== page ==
Wednesday, November 30, 2016

  • Wednesday, November 30, 2016
  • Elder of Ziyon

We have heard about tensions between Jordan and the Palestinian Authority before, but this is stunning:

The Nov. 24 report in the Gaza-based Donia al-Watan website caught some by surprise. It stated that Jordan’s 26 delegates to Fatah’s seventh congress due to open Nov. 29 are no longer attending the congress due to “technical, logistical and security reasons.” The exclusive report stated that the Fatah leadership reassigned the seats to Syrian and Lebanese delegates to the congress.

Najeeb Qadoumi, who was to lead the Jordanian-Palestinian delegation to the congress, confirmed the report to Al-Monitor. “It was a request by the Jordanian government, and the Palestinian leadership accepted it,” he said.

Omar Kallab, a Jordanian Palestinian political activist from Gaza, told Al-Monitor that the decision follows rising tensions between Ramallah and Amman. “The last years have seen a cooling of relations for a variety of reasons. … The controversy over the FIFA [presidency] vote for Prince Ali bin al-Hussein of Jordan [Jordan claimed the head of the Palestinian Football Association did not vote for Prince Ali] and the disagreement over the installation of cameras in Al-Aqsa Mosque were some of the problems that have caused this tension,” he explained.

Kallab said that Palestinian rejection of a recent push by the Arab Quartet (Jordan, the UAE, Egypt and Saudi Arabia) was the final blow in the relations. “The Palestinian delegates were unable to answer in the affirmative when asked if they can guarantee that the results of the Fatah congress would be to the liking of the Quartet,” he said.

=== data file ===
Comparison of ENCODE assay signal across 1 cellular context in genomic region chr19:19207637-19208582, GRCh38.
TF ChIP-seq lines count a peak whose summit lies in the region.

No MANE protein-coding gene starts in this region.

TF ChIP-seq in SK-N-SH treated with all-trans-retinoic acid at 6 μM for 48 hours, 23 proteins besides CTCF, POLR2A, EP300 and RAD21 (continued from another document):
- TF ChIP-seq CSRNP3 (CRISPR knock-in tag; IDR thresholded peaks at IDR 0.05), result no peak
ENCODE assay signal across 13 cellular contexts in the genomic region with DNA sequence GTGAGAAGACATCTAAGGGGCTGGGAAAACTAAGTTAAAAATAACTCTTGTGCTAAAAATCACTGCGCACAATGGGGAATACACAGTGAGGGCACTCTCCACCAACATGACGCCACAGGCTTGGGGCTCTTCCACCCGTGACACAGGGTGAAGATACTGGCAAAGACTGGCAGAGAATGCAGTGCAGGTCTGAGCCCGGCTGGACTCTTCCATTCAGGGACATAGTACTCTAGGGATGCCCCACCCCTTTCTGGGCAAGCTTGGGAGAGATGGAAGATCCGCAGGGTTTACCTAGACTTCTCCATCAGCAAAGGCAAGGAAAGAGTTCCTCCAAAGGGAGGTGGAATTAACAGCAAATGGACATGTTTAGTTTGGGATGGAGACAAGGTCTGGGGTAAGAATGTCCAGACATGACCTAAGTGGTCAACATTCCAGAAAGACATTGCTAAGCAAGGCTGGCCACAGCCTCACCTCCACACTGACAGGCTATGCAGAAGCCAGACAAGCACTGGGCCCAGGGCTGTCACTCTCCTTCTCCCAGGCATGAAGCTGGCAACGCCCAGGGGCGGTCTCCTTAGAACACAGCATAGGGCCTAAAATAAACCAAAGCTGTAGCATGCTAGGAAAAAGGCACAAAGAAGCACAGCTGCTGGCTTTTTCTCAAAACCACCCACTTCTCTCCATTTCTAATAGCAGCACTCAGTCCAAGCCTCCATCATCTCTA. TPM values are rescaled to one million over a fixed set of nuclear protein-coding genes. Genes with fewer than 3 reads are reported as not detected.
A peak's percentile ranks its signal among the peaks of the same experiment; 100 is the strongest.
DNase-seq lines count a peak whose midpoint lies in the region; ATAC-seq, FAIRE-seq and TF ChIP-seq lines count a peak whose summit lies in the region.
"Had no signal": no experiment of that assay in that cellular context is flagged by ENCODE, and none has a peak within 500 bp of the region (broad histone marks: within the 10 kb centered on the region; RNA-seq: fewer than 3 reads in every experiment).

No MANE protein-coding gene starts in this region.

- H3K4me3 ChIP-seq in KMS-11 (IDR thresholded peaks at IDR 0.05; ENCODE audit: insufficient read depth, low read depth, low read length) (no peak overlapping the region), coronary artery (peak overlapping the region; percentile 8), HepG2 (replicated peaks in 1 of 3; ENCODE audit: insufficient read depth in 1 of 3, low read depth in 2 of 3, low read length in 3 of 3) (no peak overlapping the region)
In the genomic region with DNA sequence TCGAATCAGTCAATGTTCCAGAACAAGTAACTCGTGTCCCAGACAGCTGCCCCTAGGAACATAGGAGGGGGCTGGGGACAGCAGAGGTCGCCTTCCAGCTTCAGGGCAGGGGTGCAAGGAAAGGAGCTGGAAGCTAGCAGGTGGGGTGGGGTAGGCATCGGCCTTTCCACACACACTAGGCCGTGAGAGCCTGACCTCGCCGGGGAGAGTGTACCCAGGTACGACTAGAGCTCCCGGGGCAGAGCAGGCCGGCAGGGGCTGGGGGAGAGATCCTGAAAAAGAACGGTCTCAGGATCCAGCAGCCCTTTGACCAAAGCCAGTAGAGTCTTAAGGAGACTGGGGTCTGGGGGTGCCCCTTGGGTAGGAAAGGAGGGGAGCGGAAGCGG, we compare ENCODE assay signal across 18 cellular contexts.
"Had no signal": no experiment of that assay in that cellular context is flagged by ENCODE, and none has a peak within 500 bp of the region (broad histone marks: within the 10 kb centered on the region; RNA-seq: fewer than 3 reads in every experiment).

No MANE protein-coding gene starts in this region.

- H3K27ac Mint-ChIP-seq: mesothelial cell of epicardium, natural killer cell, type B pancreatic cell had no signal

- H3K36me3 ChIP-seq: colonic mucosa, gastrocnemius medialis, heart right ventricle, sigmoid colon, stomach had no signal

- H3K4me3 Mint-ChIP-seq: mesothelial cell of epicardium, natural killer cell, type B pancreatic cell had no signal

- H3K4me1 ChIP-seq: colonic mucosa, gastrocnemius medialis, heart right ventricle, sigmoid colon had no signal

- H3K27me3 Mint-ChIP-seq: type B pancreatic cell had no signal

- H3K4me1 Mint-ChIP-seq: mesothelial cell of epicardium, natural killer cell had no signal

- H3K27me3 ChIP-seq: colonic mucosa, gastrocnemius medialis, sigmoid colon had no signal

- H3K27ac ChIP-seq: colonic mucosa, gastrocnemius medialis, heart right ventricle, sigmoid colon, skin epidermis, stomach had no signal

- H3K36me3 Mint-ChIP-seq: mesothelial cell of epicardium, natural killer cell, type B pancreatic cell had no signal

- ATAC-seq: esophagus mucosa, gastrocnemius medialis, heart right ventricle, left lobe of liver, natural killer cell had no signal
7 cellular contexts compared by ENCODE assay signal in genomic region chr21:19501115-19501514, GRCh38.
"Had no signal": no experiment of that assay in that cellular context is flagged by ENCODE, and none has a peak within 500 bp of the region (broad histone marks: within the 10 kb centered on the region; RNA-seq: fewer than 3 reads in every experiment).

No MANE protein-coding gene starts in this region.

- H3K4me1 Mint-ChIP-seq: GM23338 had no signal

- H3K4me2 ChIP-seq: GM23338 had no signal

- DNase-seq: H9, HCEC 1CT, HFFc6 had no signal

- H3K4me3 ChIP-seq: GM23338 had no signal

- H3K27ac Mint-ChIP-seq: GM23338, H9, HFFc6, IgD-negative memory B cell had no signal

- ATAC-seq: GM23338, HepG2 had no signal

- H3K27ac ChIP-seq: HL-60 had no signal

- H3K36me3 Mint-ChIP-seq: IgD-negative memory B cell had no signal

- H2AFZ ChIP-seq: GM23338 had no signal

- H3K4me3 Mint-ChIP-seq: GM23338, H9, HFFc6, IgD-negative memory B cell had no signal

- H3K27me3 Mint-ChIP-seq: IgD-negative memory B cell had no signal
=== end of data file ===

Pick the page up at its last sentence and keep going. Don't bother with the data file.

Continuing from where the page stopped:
In the internal discussion between Jordan and the Palestinians, the issue of divided loyalty was brought up. According to Hani al-Masri, a leading independent Palestinian strategist, the issue of citizenship was used in the discussion to persuade the delegates to stay away from the conference in Ramallah. “Delegates to the Fatah congress were told that they risk losing their citizenship in Jordan if they chose to attend the congress,” Masri said in a column published Nov. 22 in the Lebanese daily As-Safir.
Abbas said that there were some 60 delegations from more than 20 countries at the conference. There are at least three lawmakers from Jordan there, but this article appears to say that the kingdom has banned any Jordanians of Palestinian descent from attending and it greatly reduced the original delegation of 26.

The conference is being shown live on Facebook.



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